Plate tectonics is a scientific theory that relates the movement of thin, rigid plates on Earth’s surface to convection currents in its hot interior. Chains of volcanoes and earthquakes delineate the plate boundaries. Beneath the plates and their boundary zones, viscous rock flows at depths of hundreds of kilometers in the mantle. Sometimes, at mid-ocean ridges and mid-plate volcanoes, this hot viscous mantle reaches the surface as magma and it solidifies, creating new crust. At other times, it flows horizontally beneath the base of the plates before eventually cooling and being incorporated into them, finally descending to create a great circle— a conveyor belt in Earth’s mantle that can build mountains and move continents. At least, that is how geophysicists have traditionally thought about plate tectonics.
But Leigh Royden ’76, RI ’10, the William and Flora Hewlett Foundation Fellow at the Radcliffe Institute and a professor of geology and geophysics at the Massachusetts Institute of Technology, takes a different perspective. She is trying to understand the large-scale motions of Earth’s lithosphere—the crust and uppermost mantle—not from the inside out, as most geodynamicists do, but from the surface down. An increasing body of knowledge—to which she is an important contributor—suggests that stresses at the surface and characteristics of the plates themselves, rather than viscous mantle flow at depth, play a primary role in organizing the global tectonic system.
Royden got into geophysics almost by accident. In 1975, while still an undergraduate at Harvard and Radcliffe concentrating in physics, she was the United States women’s national rowing champion in single sculls and a silver medalist as part of the women’s eight at the World Championships. Plate tectonics was not much on her mind. She had taken “a couple of classes in geology,” she recalls, but it wasn’t until the following year, while training for the 1976 Olympic Games in Montreal, that she learned about the field of geophysics from a fellow rower who was dating a graduate student in the field at MIT. “Wow, physics and geology together,” she thought. “I never knew that existed.” An introduction to the young man’s advisor—MIT professor of geophysics John Sclater—led to the offer of a summer job at Woods Hole. But Royden turned the opportunity down in favor of the chance to row in Montreal.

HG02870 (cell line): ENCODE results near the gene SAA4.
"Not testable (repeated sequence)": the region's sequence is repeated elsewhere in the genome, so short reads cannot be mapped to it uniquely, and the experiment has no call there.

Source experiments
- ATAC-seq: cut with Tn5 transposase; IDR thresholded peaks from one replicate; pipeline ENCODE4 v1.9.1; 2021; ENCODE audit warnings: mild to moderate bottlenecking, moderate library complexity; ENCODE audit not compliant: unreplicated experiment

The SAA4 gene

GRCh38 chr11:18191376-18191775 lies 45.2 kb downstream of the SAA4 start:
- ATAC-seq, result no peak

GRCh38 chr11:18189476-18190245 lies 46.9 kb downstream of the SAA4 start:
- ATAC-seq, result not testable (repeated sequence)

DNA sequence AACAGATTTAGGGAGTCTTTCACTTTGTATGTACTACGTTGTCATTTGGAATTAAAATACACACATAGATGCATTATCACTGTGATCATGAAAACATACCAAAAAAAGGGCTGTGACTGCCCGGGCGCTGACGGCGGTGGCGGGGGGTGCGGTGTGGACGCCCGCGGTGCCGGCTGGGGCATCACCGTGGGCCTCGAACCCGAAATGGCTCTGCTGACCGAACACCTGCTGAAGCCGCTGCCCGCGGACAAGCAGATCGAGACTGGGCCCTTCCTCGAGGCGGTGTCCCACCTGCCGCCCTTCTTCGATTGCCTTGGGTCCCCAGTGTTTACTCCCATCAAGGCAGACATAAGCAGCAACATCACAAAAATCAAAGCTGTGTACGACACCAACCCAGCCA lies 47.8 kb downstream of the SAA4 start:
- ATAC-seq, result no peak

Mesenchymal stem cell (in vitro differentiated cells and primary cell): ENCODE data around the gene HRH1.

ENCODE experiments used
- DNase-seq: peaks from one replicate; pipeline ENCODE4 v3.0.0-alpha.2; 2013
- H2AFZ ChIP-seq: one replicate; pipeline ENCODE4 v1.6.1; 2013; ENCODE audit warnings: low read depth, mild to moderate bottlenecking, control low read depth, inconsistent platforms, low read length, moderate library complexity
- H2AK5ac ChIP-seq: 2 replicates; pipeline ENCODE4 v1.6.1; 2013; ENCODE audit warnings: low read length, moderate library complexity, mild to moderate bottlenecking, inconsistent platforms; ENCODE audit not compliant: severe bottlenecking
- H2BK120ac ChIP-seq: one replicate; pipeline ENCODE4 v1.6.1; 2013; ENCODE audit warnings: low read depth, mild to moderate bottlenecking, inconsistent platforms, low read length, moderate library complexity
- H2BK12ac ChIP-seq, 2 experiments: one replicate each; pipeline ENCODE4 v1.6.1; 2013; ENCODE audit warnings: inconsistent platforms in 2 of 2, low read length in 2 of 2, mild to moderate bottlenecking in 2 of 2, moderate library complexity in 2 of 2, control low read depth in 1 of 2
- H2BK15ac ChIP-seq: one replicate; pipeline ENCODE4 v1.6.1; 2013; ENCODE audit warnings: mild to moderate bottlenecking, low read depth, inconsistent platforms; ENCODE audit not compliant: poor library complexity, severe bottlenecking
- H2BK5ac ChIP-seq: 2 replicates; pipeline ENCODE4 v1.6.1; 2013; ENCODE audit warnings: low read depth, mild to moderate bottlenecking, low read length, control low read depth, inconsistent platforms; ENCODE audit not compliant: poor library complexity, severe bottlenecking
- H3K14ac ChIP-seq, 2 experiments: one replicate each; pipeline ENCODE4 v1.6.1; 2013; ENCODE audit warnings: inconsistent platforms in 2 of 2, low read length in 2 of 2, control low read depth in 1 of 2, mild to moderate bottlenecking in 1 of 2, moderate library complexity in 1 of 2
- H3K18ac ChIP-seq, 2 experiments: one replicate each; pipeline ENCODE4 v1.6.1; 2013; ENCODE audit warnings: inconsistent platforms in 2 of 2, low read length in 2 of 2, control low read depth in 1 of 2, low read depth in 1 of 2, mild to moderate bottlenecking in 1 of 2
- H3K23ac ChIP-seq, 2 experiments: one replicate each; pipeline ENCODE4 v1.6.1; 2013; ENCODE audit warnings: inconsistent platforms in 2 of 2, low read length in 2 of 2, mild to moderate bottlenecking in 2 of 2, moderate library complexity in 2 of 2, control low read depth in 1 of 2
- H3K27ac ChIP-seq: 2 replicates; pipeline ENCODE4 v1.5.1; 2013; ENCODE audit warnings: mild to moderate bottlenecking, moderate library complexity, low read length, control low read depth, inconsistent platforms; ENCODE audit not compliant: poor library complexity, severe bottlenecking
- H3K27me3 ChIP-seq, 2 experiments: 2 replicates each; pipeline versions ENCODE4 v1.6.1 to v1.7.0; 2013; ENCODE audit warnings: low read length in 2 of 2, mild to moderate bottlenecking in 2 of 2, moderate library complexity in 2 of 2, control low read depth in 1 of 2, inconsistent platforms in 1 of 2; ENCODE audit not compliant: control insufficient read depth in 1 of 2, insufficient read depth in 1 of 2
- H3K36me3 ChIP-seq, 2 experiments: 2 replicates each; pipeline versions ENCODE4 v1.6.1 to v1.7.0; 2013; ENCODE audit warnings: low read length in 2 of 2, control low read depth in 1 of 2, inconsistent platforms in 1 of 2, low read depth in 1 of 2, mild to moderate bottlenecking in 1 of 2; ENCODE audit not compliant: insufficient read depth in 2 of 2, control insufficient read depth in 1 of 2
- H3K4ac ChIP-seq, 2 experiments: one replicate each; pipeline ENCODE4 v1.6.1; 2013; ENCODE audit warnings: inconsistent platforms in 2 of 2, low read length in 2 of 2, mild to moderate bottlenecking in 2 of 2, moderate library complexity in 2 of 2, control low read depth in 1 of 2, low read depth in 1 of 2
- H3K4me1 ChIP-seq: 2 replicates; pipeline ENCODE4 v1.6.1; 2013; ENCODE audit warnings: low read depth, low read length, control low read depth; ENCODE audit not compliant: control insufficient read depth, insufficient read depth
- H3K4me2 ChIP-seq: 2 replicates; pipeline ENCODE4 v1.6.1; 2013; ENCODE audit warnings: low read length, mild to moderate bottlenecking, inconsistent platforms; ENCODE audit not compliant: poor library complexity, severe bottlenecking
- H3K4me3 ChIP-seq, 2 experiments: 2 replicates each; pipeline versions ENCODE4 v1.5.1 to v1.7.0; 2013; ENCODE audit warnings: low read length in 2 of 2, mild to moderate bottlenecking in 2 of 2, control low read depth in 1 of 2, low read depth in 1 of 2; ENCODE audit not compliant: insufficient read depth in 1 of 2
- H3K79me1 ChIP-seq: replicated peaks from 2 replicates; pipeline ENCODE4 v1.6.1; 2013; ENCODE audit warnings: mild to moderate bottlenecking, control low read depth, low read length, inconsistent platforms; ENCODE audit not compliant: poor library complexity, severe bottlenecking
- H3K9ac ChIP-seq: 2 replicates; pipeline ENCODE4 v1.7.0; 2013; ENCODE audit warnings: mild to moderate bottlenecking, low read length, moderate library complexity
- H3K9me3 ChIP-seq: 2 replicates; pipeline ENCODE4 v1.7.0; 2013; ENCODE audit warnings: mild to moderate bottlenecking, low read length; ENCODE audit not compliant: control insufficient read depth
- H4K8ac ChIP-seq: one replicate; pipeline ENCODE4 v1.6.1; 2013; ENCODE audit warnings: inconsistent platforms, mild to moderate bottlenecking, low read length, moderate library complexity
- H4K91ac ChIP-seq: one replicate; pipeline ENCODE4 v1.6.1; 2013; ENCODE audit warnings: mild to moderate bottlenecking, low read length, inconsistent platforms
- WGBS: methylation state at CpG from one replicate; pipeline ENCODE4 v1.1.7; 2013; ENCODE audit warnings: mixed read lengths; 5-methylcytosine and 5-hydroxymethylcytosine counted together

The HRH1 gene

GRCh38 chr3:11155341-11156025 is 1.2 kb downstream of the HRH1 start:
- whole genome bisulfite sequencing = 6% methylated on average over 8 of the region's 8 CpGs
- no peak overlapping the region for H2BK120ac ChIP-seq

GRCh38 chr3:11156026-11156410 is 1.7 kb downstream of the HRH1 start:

Then, one month before the team selection, she tore multiple ligaments in her leg in a running accident, effectively ending her Olympic aspirations. “Wiki,” as she was known, suddenly found herself on an entirely different path. She took the summer job, discovered the joys of field geology and mapping, and, with encouragement from Sclater, went on to earn her PhD from MIT in 1982. When he left the following year for a position at the University of Texas at Austin, MIT offered her a job.
Unlike many of her colleagues, who study geodynamics on a global scale, Royden has focused her career on regional-scale understanding of how topography is built, asking (because these are very messy, complicated systems), “How can I describe 90 percent of what I see by one or two processes going on in the crust or the mantle—and how can I quantify that?” For example, she has studied small, local subduction zones that move around very quickly on a geological time scale. These zones, where the lithosphere is being subsumed into the underlying, viscous asthenosphere, move by trench “rollback,” she explains. Imagine a sheet of paper suspended horizontally by its four corners. Grab a finger’s width starting at one of the edges and pull down. A strip tears across the middle of the sheet. This is what happens during trench rollback, with the difference being that the force ripping the strip at its edges is provided not by fingers but by the slab’s own weight. The dense, descending lithospheric material pulls the rest of the slab in after it.